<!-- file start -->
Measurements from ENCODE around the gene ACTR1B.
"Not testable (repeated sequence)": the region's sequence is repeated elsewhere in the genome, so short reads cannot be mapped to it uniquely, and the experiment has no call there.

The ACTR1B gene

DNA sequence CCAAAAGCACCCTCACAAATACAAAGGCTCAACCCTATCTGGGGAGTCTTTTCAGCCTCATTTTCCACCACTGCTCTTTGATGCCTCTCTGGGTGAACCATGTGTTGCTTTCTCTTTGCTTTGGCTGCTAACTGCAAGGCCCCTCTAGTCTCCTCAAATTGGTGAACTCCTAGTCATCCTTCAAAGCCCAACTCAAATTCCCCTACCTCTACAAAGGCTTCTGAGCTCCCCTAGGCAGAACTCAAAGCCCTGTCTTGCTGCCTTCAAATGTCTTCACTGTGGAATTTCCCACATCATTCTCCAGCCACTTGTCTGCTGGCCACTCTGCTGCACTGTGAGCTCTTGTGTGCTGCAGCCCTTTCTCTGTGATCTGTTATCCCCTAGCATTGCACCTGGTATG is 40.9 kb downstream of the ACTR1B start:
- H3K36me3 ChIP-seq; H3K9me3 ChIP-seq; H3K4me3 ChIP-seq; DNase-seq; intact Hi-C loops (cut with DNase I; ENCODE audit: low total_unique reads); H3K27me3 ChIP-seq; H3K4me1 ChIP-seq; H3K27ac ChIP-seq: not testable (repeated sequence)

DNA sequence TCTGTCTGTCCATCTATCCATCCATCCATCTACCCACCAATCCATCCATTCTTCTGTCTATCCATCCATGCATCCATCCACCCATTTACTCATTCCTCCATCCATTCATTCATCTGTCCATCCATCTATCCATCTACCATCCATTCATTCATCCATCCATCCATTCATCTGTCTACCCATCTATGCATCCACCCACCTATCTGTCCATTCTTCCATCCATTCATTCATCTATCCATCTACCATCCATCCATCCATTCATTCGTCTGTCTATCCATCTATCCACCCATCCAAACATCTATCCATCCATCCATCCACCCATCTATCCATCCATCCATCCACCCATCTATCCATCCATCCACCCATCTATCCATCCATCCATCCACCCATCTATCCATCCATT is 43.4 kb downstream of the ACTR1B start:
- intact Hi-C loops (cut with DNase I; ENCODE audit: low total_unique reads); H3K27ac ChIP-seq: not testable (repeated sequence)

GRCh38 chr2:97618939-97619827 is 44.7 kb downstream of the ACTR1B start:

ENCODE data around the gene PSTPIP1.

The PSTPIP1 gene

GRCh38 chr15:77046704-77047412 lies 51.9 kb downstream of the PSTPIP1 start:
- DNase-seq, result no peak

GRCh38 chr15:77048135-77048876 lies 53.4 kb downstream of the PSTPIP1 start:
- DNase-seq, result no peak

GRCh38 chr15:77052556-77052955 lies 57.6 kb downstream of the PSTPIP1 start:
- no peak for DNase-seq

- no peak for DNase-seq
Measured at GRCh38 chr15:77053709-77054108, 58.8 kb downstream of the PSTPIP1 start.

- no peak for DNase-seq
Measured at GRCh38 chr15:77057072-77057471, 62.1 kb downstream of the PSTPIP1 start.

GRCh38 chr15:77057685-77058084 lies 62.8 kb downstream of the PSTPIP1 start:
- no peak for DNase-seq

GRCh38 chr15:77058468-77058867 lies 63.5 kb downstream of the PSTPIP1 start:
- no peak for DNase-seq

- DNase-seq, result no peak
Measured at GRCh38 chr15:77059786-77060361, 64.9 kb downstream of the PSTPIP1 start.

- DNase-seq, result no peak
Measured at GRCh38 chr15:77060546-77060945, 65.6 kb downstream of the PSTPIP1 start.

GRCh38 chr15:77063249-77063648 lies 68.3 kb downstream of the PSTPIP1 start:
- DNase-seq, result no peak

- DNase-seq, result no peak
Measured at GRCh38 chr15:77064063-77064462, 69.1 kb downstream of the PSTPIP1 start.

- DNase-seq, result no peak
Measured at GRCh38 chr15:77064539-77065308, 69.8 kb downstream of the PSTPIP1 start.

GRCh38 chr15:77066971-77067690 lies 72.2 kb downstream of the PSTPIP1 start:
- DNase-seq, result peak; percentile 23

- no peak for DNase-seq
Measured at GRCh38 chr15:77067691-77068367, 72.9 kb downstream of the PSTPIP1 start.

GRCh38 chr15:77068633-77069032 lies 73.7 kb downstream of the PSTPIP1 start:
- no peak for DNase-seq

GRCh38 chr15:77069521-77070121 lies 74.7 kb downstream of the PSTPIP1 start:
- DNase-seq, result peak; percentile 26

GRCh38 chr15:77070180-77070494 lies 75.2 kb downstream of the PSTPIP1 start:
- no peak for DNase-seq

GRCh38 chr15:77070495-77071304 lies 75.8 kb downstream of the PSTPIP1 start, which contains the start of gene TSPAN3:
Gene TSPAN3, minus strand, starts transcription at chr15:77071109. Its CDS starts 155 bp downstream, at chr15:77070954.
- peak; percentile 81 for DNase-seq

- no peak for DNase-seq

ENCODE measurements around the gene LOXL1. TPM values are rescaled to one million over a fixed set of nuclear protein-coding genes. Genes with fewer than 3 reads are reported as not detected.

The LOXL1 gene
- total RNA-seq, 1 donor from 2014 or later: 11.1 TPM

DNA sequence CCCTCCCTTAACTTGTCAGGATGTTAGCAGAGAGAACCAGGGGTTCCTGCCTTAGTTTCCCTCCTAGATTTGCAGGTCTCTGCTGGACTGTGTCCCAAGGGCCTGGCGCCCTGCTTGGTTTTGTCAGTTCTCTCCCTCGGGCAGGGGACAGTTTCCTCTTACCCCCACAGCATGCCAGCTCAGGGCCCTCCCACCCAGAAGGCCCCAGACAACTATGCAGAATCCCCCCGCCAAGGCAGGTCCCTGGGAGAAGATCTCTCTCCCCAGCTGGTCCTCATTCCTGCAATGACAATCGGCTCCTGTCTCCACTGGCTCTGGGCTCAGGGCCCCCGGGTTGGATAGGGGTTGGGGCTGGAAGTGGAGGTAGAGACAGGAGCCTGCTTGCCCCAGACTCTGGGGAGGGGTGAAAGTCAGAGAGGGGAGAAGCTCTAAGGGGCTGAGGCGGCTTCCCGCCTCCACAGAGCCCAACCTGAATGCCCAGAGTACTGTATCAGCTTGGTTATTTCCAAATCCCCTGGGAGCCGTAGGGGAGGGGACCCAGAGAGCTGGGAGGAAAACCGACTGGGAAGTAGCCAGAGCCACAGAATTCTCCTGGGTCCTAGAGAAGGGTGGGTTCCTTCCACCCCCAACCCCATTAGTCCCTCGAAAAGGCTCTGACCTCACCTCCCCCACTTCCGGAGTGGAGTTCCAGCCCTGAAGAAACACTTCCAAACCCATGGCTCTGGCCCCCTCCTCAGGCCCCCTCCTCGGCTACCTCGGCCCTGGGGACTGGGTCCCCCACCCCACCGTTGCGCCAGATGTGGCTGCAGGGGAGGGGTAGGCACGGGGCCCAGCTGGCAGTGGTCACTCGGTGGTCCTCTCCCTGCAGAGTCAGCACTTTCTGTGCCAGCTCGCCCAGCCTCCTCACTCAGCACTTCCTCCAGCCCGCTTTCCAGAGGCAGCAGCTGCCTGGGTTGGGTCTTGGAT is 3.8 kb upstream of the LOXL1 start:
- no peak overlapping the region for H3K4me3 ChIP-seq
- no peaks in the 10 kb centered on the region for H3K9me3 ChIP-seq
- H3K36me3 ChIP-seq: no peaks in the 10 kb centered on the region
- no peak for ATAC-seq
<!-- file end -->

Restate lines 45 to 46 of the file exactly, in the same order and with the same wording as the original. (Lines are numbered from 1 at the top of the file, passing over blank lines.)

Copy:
GRCh38 chr15:77070495-77071304 lies 75.8 kb downstream of the PSTPIP1 start, which contains the start of gene TSPAN3:
Gene TSPAN3, minus strand, starts transcription at chr15:77071109. Its CDS starts 155 bp downstream, at chr15:77070954.